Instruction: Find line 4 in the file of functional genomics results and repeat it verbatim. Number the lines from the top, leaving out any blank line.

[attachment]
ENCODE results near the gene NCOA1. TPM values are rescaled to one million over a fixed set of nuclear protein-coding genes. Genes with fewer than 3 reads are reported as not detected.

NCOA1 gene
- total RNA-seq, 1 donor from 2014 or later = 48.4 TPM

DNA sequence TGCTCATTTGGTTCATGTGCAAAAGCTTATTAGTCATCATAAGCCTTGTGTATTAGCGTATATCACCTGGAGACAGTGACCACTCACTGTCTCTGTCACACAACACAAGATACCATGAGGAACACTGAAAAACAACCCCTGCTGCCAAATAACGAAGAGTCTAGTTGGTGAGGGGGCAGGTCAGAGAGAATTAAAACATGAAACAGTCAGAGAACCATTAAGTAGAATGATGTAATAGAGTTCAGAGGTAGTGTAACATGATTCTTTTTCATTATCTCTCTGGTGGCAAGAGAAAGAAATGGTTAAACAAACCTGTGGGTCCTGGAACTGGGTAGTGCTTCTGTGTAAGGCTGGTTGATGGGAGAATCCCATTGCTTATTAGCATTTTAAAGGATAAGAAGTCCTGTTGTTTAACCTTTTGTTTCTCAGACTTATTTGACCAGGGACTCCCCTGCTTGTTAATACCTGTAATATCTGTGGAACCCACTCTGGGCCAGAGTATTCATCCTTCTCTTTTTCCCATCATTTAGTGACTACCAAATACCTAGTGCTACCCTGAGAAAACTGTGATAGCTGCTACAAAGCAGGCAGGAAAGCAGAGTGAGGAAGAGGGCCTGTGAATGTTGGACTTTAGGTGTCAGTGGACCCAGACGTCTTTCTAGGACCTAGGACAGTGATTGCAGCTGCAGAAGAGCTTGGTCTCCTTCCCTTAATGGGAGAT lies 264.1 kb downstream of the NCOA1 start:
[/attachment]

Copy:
DNA sequence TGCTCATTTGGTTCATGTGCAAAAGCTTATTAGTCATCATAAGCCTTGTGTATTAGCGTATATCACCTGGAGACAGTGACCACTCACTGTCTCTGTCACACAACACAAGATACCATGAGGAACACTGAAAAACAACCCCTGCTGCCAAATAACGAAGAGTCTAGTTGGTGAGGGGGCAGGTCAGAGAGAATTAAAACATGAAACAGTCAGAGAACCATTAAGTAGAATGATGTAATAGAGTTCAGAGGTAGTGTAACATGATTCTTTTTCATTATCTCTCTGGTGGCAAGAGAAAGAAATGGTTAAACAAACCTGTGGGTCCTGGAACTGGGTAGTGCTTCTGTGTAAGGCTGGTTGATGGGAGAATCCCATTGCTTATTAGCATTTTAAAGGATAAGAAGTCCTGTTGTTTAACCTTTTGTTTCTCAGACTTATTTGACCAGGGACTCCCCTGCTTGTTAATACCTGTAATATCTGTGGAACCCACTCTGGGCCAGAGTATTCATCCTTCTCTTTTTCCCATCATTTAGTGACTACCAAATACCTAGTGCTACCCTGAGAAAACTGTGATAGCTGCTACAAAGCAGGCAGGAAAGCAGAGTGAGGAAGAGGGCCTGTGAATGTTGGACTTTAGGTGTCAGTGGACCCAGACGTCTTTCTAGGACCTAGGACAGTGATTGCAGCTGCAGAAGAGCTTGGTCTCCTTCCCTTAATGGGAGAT lies 264.1 kb downstream of the NCOA1 start: